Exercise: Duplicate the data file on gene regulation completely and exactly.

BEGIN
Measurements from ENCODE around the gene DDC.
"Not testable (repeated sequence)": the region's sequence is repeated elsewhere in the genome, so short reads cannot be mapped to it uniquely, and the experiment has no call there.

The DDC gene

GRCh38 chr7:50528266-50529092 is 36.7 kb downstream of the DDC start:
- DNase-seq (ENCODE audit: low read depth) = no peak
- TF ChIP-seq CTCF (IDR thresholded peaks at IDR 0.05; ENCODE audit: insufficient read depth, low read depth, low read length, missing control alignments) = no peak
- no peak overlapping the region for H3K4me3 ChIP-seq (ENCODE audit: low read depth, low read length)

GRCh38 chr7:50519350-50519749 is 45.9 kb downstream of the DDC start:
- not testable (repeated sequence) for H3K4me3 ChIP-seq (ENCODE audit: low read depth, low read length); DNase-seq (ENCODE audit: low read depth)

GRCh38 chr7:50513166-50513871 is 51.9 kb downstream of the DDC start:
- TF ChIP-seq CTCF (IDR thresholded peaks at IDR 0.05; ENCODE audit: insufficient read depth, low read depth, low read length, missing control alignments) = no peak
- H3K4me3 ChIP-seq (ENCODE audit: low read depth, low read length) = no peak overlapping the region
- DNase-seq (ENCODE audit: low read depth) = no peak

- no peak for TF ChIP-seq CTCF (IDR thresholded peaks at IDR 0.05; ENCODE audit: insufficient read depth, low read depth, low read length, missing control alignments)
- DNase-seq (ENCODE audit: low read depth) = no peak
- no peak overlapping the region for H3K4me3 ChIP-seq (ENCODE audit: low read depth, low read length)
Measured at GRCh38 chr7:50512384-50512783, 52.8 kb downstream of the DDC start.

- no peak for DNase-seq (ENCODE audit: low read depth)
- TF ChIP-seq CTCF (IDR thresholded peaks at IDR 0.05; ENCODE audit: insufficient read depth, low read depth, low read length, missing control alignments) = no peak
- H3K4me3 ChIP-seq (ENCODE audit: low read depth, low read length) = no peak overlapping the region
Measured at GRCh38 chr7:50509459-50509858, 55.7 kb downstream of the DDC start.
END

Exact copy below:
Measurements from ENCODE around the gene DDC.
"Not testable (repeated sequence)": the region's sequence is repeated elsewhere in the genome, so short reads cannot be mapped to it uniquely, and the experiment has no call there.

The DDC gene

GRCh38 chr7:50528266-50529092 is 36.7 kb downstream of the DDC start:
- DNase-seq (ENCODE audit: low read depth) = no peak
- TF ChIP-seq CTCF (IDR thresholded peaks at IDR 0.05; ENCODE audit: insufficient read depth, low read depth, low read length, missing control alignments) = no peak
- no peak overlapping the region for H3K4me3 ChIP-seq (ENCODE audit: low read depth, low read length)

GRCh38 chr7:50519350-50519749 is 45.9 kb downstream of the DDC start:
- not testable (repeated sequence) for H3K4me3 ChIP-seq (ENCODE audit: low read depth, low read length); DNase-seq (ENCODE audit: low read depth)

GRCh38 chr7:50513166-50513871 is 51.9 kb downstream of the DDC start:
- TF ChIP-seq CTCF (IDR thresholded peaks at IDR 0.05; ENCODE audit: insufficient read depth, low read depth, low read length, missing control alignments) = no peak
- H3K4me3 ChIP-seq (ENCODE audit: low read depth, low read length) = no peak overlapping the region
- DNase-seq (ENCODE audit: low read depth) = no peak

- no peak for TF ChIP-seq CTCF (IDR thresholded peaks at IDR 0.05; ENCODE audit: insufficient read depth, low read depth, low read length, missing control alignments)
- DNase-seq (ENCODE audit: low read depth) = no peak
- no peak overlapping the region for H3K4me3 ChIP-seq (ENCODE audit: low read depth, low read length)
Measured at GRCh38 chr7:50512384-50512783, 52.8 kb downstream of the DDC start.

- no peak for DNase-seq (ENCODE audit: low read depth)
- TF ChIP-seq CTCF (IDR thresholded peaks at IDR 0.05; ENCODE audit: insufficient read depth, low read depth, low read length, missing control alignments) = no peak
- H3K4me3 ChIP-seq (ENCODE audit: low read depth, low read length) = no peak overlapping the region
Measured at GRCh38 chr7:50509459-50509858, 55.7 kb downstream of the DDC start.